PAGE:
Child Advocates staff member Brian Robinson accepted the Jefferson Award for his outstanding service to the Indianapolis community. Please join us in congratulating Brian! His nomination is below and you can view his full interview on WRTV 6 here.

Brian Robinson changes the lives of children and individuals in our community every single day.

Professionally, Brian has spent more than 20 years as a Guardian Ad Litem at Child Advocates. Brian has dedicated his career to providing life-saving advocacy to children who are victims of abuse and neglect in our community. In this role as Guardian Ad Litem, Brian is appointed to represent children who are brought into the child welfare system. He is responsible for meeting with the child, family members, doctors, teachers, and anyone involved in the child’s life to gather information. He then provides that information to the Marion County Juvenile Court where judges use his recommendations to make informed decisions about that child. It is his job to represent the best interest of that child throughout their case until they are placed in a safe and permanent home or they age out of the child welfare system.

Brian has served hundreds of children. These children have been failed by their caregivers. These children have experienced trauma. They may have been malnourished, neglected, physically and/or sexually abused. Brian works every day in his professional career to advocate for their best interest. Brian also manages a team of CASA (Court Appointed Special Advocate) volunteers who assist him in advocating for the children on his caseload.

As Brian’s career as a Guardian Ad Litem has progressed, he has taken it upon himself to work more closely with older youth involved in the child welfare system. There’s often a stigma associated with older youth and it can often be hard to place them into adoptive homes. Brian talks about how forgotten they are and how he is determined to give them the support they deserve. He works closely with them to find their own strengths and helps them capitalize on that. He advocates, making sure their most basic needs are met and that they are given opportunities to excel educationally.

In 2012, Brian started a mentoring program at Child Advocates. The goal of the program is to make sure that foster youth were graduating high school and becoming successful adults. In this program, youth meet once a month with speakers and trainers to prepare them for further education and overall development. They work on healthcare skills, interview skills, and resume skills. They help them understand financial literacy and set up college tours, anything that might help them as adults.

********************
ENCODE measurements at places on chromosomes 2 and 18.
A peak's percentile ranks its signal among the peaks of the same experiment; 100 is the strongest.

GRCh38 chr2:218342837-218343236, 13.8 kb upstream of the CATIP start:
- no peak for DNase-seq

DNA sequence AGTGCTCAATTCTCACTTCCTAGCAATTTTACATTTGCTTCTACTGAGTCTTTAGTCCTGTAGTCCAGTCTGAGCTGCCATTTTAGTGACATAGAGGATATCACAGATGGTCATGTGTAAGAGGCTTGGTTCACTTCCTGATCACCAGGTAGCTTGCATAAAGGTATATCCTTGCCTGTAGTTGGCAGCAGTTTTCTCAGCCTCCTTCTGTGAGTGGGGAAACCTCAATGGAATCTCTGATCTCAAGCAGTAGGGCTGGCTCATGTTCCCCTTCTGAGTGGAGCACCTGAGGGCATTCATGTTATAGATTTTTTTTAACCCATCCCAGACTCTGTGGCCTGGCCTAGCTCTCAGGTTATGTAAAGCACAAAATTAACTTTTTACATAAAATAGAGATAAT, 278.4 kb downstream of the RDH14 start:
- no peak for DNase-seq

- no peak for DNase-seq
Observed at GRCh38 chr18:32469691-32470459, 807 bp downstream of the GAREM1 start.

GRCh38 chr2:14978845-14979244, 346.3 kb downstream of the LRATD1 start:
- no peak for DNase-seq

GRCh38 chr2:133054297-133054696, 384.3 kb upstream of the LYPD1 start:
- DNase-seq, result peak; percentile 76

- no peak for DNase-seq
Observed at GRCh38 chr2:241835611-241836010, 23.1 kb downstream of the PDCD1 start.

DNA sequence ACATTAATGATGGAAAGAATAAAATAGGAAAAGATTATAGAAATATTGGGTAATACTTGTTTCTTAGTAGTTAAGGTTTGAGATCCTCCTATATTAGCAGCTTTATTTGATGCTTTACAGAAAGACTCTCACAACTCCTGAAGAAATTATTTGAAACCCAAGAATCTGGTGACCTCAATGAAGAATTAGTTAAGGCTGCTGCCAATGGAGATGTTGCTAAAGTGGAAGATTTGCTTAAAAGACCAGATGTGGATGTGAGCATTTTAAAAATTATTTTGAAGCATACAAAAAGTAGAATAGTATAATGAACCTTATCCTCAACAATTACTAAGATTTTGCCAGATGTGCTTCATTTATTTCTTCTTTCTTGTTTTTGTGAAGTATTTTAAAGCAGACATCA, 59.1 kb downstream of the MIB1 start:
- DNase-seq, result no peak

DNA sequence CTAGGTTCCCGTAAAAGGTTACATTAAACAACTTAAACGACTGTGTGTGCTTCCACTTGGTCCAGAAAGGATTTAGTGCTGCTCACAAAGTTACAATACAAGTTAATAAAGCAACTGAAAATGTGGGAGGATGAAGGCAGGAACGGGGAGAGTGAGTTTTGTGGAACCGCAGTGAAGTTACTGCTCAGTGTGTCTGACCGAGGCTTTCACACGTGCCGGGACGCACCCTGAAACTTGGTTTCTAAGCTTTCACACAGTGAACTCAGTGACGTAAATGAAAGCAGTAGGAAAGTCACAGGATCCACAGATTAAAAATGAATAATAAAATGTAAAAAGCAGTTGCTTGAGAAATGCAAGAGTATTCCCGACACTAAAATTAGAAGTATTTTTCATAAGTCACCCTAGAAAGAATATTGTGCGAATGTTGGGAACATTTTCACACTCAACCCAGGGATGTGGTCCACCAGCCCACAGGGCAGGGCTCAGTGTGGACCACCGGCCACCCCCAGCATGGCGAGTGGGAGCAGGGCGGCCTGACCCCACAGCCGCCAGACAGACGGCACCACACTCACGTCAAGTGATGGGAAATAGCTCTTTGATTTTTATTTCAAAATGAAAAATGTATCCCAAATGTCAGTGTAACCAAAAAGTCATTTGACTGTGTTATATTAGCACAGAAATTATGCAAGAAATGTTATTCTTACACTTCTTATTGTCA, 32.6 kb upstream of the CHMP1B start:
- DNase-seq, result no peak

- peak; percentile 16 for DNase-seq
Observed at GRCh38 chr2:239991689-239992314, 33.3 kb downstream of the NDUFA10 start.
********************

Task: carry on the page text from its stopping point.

Brian also coordinates resource fairs with Pike High School to include foster kids to help them with job and college opportunities. He speaks of the children he serves like they are his own. “It’s like having your own kids,” Brian said, “and helping fill in the gaps where they don’t have built-in support systems.”

Brian is persistent in advocating to find a family for older foster youth. He’s constantly pressing programs that involve searching for extended family members. He wants to make sure he can help build a support system around the child in any way possible. In 2014, Brian was an honoree at the Indianapolis Professional Association for uplifting the community by empowering youth.

When Brian is not serving children at Child Advocates, he spends his free time devoting his service to the community. Brian has been a volunteer basketball coach for over 15 years at various schools and programs. Brian has volunteered as a tutor and served as a board member at Saint Joan of Arc Neighborhood and Youth Organization.

Brian is an active member of his church, Eastern Star. He has been a member of the church choir since 2015. He volunteers his time with the couple’s ministry at Eastern Star and is involved in the homeless feeding program. Brian spends time visiting elderly church members and friends to check in and helps fix things in their homes they would otherwise have to pay someone to do. He’s also a Dayspring Volunteer, serving dinner at his church on the 3rd Tuesday of every month.

When speaking to his supervisors, friends, and colleagues about Brian, you’ll hear nothing but countless wonderful remarks.

“Brian is an unusually thoughtful person. He remembers and recognizes things you wouldn’t typically think a guy would. After all this time, he still realizes how much the little things matter.” – Chris Mundy (Brian’s longtime friend and colleague)

“Brian is conscientious, determined and dedicated to serving our youth. He spends his professional and personal time to help the children he serves. He goes above and beyond. Brian has remained in this field for over 20 years. He’s dedicated himself to our youth and this community. He is the type of person who would never expect recognition, but certainly deserves it.” – Gregg Ellis, Chief of Juvenile Court Program at Child Advocates (Brian’s Direct Supervisor)

“On behalf of our children, Brian has always held everyone to a high standard, including himself. Over the years, Brian has represented hundreds of foster youth. His goal has always been to find their strengths and help them develop into independent adults. He is always open to supporting youth who are technically off his caseload and have already transitioned out the system. They recognize him as someone they can depend on and they come back to him looking for continued support and guidance.” – Cindy Booth, Chief Executive Officer at Child Advocates

Brian is a remarkable person. He’s a heroic servant to the community. Brian is someone people aspire to be like. Without a doubt, Brian is most deserving of the Jefferson Award. Brian has dedicated his life to helping others, improving lives and community service.